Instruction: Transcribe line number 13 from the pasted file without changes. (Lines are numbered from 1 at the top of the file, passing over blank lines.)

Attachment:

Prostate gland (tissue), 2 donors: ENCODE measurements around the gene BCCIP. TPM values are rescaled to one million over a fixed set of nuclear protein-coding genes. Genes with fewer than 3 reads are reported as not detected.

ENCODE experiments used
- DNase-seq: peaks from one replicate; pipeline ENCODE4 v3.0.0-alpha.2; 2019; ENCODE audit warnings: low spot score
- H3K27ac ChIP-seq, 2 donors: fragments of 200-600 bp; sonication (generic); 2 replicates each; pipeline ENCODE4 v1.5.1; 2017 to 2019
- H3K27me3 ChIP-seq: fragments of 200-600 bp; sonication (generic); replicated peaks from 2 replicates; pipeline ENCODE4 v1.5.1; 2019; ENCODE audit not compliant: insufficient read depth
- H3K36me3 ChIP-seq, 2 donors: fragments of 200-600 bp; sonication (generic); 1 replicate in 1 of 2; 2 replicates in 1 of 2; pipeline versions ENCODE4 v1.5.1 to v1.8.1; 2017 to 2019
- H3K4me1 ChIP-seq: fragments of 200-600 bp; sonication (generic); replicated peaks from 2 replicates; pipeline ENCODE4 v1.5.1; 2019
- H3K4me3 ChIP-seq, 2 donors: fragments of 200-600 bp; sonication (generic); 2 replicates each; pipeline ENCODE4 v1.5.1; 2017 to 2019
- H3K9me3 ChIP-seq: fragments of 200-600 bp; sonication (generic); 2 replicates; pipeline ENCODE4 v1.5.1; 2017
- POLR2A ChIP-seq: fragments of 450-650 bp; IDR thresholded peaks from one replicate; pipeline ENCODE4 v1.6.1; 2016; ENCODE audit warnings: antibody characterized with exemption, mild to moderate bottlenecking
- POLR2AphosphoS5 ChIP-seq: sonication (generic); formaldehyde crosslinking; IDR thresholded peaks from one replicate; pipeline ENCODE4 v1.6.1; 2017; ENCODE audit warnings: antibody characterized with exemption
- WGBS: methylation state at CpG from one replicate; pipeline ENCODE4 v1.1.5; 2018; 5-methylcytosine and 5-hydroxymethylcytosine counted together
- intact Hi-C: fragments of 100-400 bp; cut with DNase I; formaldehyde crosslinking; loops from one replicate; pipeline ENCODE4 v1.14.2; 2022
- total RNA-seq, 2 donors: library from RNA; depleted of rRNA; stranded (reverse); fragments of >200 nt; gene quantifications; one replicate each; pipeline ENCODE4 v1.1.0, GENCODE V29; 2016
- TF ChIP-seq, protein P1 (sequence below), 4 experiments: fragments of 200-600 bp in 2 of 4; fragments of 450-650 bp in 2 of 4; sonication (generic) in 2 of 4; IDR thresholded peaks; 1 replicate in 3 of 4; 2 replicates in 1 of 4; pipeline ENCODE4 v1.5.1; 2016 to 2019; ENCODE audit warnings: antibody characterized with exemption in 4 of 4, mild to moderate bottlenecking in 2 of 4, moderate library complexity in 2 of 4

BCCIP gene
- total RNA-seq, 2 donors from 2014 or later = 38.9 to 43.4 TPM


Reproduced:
- intact Hi-C: fragments of 100-400 bp; cut with DNase I; formaldehyde crosslinking; loops from one replicate; pipeline ENCODE4 v1.14.2; 2022